This blog post was written by Processing Archivist Thomas DeShong.
During a time of global hardship and uncertainty, it is sometimes difficult to see the “bright side” of our situation and to celebrate personal achievements, particularly when so many people are struggling to get by. Thus, this blog post is not so much intended to be a celebration of my accomplishments here at Poage Library, rather, a reflection on the lessons I have learned and the priceless experiences I have had. The distinction is slight, granted, but significant enough to point out.
My First Year at Poage
This week, I am celebrating my first year at the W. R. Poage Legislative Library as the Processing Archivist. I have greatly enjoyed the atmosphere of comradery and teamwork that exists at Poage. As cliché as it sounds, it makes going to work so much easier.
My primary duty as the Processing Archivist has been to process and to oversee several graduate and undergraduate students who are doing the same. Since last April, I have processed 3 collections: the Mattie Mae McKee papers, the W. R. “Bob” Poage Campaign papers (with Ph.D. assistant Kristina Benham), and the W. R. “Bob” Poage Texas Development papers. I had hoped to finish the W. R. “Bob” Poage U.S. Government papers by September 2020, but due to the coronavirus, that plan will need to be adjusted. I have processed many collections during my brief career as an archivist, but congressional collections are truly in a league of their own. The Bob Poage papers, which I am currently tackling, are housed in over 1,650 document boxes. It is fascinating to see the diversity of materials in a collection so large, covering topics such as agriculture, Civil Rights, defense, education, environmentalism, and so on. I have also been charged with posting social media content through Facebook, Instagram, and WordPress. It has certainly been a challenge, trying to find the right balance between entertainment and education. But social media is such an important outreach tool for libraries and archives in the 21st century.
Last August, I had the opportunity to participate in my first iEngage Summer Civics Institute. I, along with a Ph.D. student from the English Department, Reyna Johnson, led a discussion of the Bill of Rights, specifically highlighting how citizens can practice their First Amendment Rights. I was impressed by the knowledge that some of the students, grades 5-9, exhibited and how astute they were at brainstorming ways that they could get involved at such a young age.
I was honored to meet members of Poage’s Standing Committee at the 15th annual luncheon held on November 8, 2019 at McLane Stadium. During a ribbon-cutting ceremony where Poage Library formally opened three archival collections, I had a chance to personally meet Mattie McKee whose papers I had processed earlier in the year. What a delight! It is rare to meet the subject of the collection you are processing. But it was certainly a treat to meet Mattie who served in the offices of three U.S. Representatives and two U.S. Senators during her career in Washington, D.C.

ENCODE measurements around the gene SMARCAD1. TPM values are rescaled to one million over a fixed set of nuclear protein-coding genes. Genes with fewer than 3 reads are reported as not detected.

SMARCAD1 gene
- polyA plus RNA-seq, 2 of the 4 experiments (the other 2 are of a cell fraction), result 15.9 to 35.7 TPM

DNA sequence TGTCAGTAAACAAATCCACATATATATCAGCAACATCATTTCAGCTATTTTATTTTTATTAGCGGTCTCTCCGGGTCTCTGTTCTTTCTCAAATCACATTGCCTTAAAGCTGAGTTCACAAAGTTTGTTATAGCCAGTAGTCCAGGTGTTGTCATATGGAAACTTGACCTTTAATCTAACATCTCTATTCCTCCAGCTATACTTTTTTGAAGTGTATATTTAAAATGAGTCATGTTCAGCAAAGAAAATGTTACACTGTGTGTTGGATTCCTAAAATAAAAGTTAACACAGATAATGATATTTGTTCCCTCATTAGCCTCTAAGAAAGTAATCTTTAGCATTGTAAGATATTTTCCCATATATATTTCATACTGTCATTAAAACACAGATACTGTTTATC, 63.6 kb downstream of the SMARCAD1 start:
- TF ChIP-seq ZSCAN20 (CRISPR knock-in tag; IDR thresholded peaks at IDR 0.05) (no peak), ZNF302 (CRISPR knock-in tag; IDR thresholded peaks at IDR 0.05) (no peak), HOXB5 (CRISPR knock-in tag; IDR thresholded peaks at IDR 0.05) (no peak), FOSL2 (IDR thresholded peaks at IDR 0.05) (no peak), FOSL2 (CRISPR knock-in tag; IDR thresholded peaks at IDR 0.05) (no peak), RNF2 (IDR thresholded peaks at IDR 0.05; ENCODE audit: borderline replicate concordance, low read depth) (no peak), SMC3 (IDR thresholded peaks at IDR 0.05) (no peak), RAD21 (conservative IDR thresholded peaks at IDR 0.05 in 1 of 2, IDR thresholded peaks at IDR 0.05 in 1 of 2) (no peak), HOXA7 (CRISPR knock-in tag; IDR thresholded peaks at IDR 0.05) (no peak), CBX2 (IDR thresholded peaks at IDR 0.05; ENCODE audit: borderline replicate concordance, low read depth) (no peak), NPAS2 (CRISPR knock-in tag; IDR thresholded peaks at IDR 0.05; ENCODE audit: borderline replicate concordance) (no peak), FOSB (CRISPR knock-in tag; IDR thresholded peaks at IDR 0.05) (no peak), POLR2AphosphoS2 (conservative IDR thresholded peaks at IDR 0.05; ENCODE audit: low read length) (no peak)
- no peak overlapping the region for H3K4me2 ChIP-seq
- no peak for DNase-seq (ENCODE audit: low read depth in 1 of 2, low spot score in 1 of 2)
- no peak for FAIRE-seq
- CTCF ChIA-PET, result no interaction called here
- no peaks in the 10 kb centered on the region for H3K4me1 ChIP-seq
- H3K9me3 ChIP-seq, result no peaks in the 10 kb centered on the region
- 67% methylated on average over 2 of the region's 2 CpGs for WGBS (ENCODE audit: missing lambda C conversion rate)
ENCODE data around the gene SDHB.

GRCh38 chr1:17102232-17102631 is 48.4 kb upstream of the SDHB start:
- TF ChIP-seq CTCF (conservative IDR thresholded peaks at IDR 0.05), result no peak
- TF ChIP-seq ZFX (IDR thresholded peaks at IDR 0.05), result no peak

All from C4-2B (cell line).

I have also had several opportunities to work with classes from various departments across campus, especially history and museum studies. Through these presentations, I have personally learned a lot about the history of Poage Library, the Jack Hightower Book Vault, and the contents of some of our collections as we explored our materials on race relations, the Cold War, etc.
One of the highlights of my year was the Impeachment Panel held on February 6, 2020. It was such an enriching time to hear Law Professor Rory Ryan, History Professor Stephen Sloan, and former U.S. Representatives Alan Steelman and Chet Edwards talk about their knowledge of the Constitution, the history of impeachment, and personal experiences during the Nixon and Clinton impeachment hearings. It was a fascinating discussion that gave me hope that politics does not necessarily have to be so partisan that people across the aisle cannot engage one another in meaningful conversation.
Fifth Year at Baylor
On May 1st, I will also be celebrating my fifth year as a staff member at Baylor University. In addition to my two years as a graduate student, I have worked four years as a staff member at The Texas Collection, filling the roles of Archival Assistant (1 year), Project Archivist (2 years), and Library Information Specialist III (1 year) in addition to my one year at Poage. I will be forever indebted to the faculty and staff at The Texas Collection for the lessons I learned there. Baylor University is a great place to work, combining the tenets of the Christian faith with education. At this stage in my personal journey, I cannot imagine myself working anywhere else.
In all likelihood, I will be celebrating my 1-year Poage anniversary and 5-year Baylor anniversary working from home with my wife Rachel and my cat Minerva. I recognize how fortunate I am to still be working. Reflecting on this past year has only reinforced my gratitude. I hope that all of us can soon return to work and to some semblance of normalcy. Stay safe!